Why Corporates are Finally Joining the Blockchain Revolution

Blockchain technology is not just a thing of nerdy startups anymore with major business discovering its benefits.

Corporations around the world are adopting blockchain technology at a rapid pace to transform traditional business models, increase efficiency, and reduce costs. The penetration of Blockchain technology into the various markets has grown from an infant industry and is already making huge strides in the corporate world.

The Enterprise Ethereum Alliance, an extensive network of enterprises, startups, academics, and vendors that works to customize Ethereum’s blockchain technology for industry use already has over 400 members. Large blockchain investments that utilize the technology’s ability to increase transparency, security, traceability, and efficiency are giving rise to new projects and technologies that are transforming entire industries.

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New Platforms Continue to Pop Up

The eagerness of corporations to adopt blockchain technology is illustrated by the steady development of new blockchain platforms across a spectrum of various industries and sectors. The financial sector has long been a proponent of blockchain technology with several major financial institutions investing heavily into new ventures. JP Morgan, for example, has internally developed its own Ethereum blockchain platform Quorum to create an enterprise-focused version of Ethereum.

Ophir Gertner
Ophir Gertner

Quorum allows private transactions to take place within a group of known participants that have been given prior permission. The platform has already caught the attention of major corporations around the world, including pharmaceutical company Pfizer, who announced that it is developing a new blockchain platform powered by Quorum to prevent counterfeit goods from entering medical supply chains.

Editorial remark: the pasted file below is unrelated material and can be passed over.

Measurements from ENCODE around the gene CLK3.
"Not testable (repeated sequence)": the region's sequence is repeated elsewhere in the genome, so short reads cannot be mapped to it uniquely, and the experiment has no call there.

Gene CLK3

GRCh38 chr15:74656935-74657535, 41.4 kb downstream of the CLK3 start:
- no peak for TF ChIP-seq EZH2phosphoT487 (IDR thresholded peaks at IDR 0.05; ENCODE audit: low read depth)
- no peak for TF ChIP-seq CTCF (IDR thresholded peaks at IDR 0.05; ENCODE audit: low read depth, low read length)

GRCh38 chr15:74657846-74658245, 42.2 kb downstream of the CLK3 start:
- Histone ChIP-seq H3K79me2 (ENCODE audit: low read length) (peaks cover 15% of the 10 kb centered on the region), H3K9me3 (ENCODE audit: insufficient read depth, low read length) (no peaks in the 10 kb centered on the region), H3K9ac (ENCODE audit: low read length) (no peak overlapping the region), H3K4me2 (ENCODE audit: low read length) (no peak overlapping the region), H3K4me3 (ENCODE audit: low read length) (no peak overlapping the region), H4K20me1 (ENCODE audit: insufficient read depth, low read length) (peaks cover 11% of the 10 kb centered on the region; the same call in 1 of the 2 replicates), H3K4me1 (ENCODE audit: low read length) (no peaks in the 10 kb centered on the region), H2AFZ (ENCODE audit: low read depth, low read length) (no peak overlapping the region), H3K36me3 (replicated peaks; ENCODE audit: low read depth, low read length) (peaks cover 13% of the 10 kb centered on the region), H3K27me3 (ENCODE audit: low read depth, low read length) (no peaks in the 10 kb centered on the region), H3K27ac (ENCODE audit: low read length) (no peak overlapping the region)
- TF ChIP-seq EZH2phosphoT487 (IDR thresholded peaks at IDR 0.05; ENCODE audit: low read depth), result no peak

Other prominent financial leaders have also invested heavily in blockchain technology as of late. The Industrial and Commercial Bank of China (ICBC) filed a patent for using blockchain technology to verify digital certificates instead of using a trusted central authority, and the Bank of America filed just under 50 blockchain-related patents to improve financial transaction efficiency.

Experts believe, that in the near future, blockchain technology will be utilized to create streamlined payment gateways and even today, a number of large corporations are working on improving payment methods for customers. Microsoft has secured over 40 blockchain-related patents for payment gateways, while Mastercard has filed over 30 such patents for technology that would allow immediate payments using recorded guarantees for customers. Also, the Bank of America and other financial institutions plan on introducing a service similar to that offered by Ripple to provide instantaneous cross-border currency transactions.

Blockchain-Powered Supply Chain